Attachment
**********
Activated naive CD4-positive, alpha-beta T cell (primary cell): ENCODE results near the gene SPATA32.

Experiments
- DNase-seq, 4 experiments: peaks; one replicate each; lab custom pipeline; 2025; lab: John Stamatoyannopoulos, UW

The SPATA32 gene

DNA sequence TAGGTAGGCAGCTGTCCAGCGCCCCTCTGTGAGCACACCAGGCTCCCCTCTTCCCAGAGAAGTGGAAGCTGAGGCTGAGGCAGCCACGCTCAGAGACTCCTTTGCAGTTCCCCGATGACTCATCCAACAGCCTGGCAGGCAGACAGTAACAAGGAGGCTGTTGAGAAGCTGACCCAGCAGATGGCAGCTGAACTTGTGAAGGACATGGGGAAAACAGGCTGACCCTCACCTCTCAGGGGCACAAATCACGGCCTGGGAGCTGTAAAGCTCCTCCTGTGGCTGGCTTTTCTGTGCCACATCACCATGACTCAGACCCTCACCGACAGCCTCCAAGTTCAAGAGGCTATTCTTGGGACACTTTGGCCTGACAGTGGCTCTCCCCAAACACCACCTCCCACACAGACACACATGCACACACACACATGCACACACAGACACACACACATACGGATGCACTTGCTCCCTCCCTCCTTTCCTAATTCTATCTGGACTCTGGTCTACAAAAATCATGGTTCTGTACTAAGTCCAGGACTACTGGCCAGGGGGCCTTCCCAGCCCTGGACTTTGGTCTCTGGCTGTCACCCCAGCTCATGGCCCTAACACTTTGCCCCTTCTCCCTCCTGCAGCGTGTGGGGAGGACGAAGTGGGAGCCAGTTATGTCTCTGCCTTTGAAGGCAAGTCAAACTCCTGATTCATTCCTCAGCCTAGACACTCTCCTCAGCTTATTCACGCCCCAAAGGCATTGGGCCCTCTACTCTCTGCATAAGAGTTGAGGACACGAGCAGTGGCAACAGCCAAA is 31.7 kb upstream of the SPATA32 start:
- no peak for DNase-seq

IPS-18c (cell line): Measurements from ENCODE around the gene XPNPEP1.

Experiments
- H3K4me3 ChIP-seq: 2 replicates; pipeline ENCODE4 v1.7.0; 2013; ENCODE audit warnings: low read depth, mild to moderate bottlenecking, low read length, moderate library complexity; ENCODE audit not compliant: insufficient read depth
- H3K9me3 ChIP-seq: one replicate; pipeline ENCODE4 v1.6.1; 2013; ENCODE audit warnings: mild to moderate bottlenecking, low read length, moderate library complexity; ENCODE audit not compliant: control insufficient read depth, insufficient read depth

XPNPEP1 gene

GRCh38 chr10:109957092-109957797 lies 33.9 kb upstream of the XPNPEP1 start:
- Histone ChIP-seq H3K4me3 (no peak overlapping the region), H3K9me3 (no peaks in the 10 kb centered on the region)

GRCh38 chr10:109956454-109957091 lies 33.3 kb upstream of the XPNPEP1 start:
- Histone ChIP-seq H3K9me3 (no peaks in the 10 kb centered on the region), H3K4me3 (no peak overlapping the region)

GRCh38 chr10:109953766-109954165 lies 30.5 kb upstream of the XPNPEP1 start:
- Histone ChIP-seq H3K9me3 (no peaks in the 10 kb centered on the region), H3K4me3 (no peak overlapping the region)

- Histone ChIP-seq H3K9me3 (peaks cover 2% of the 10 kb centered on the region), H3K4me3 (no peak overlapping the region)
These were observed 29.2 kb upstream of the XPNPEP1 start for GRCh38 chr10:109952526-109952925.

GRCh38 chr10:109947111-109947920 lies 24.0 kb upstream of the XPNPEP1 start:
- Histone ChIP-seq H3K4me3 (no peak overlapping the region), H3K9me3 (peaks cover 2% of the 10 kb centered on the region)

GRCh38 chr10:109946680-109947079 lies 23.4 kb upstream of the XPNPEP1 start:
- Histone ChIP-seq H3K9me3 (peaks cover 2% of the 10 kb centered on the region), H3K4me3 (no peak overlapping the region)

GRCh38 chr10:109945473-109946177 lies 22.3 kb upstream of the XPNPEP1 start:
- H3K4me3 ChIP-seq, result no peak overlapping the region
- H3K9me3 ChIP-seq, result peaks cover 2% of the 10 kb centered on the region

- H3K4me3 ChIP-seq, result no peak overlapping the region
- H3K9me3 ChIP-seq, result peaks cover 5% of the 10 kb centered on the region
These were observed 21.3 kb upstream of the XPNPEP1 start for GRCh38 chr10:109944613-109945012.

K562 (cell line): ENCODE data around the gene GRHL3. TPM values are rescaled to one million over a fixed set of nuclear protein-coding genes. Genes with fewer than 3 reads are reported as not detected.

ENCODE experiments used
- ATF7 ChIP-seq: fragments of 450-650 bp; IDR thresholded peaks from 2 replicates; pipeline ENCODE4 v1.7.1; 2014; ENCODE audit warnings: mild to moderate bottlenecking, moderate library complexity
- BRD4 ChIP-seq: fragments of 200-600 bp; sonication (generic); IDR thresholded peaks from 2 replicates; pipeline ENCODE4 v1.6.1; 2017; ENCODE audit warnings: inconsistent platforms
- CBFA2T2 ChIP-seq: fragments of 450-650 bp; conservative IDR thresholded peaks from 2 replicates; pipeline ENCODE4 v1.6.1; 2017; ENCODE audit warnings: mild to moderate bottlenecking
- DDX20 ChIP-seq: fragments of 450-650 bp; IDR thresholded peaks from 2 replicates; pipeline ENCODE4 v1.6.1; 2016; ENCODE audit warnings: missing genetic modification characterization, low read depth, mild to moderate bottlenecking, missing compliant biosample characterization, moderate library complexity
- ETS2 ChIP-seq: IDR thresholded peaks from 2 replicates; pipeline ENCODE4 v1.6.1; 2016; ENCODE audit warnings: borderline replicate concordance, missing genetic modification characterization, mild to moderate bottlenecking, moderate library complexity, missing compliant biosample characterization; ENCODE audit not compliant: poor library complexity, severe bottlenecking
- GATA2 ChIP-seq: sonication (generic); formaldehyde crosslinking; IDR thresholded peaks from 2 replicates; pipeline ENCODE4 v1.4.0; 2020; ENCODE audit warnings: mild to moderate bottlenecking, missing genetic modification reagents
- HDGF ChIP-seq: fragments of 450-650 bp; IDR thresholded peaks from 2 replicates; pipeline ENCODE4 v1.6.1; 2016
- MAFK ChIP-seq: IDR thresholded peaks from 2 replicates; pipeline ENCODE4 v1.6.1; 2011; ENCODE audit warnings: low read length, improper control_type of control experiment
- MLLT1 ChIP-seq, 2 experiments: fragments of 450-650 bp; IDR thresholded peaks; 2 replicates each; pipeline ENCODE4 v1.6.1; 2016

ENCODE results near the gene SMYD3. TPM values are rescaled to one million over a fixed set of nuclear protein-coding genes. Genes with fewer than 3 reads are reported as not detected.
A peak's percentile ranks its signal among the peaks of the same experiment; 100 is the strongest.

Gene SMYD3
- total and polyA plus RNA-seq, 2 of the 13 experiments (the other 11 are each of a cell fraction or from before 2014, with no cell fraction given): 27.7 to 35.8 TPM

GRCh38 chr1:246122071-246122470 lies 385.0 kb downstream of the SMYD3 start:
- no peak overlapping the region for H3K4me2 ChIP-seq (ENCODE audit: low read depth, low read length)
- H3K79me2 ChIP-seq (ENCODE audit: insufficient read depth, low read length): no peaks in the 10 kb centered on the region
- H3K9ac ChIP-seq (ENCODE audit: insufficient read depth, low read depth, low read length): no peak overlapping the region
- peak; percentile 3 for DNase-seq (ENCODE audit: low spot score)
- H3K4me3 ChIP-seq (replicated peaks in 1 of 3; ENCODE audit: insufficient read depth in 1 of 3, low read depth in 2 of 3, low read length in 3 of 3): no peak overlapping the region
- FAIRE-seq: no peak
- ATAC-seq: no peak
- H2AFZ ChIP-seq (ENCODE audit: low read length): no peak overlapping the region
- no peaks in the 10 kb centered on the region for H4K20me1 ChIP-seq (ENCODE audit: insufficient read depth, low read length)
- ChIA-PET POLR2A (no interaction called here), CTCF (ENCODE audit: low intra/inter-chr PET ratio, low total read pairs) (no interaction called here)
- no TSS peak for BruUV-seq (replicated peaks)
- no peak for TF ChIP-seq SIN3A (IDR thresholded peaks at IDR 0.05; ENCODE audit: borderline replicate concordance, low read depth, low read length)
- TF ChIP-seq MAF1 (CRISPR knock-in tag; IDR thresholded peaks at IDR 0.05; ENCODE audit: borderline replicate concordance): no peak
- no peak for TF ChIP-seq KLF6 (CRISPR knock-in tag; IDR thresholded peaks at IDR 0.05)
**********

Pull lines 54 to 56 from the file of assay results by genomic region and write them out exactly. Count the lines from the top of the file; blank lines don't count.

- no peaks in the 10 kb centered on the region for H4K20me1 ChIP-seq (ENCODE audit: insufficient read depth, low read length)
- ChIA-PET POLR2A (no interaction called here), CTCF (ENCODE audit: low intra/inter-chr PET ratio, low total read pairs) (no interaction called here)
- no TSS peak for BruUV-seq (replicated peaks)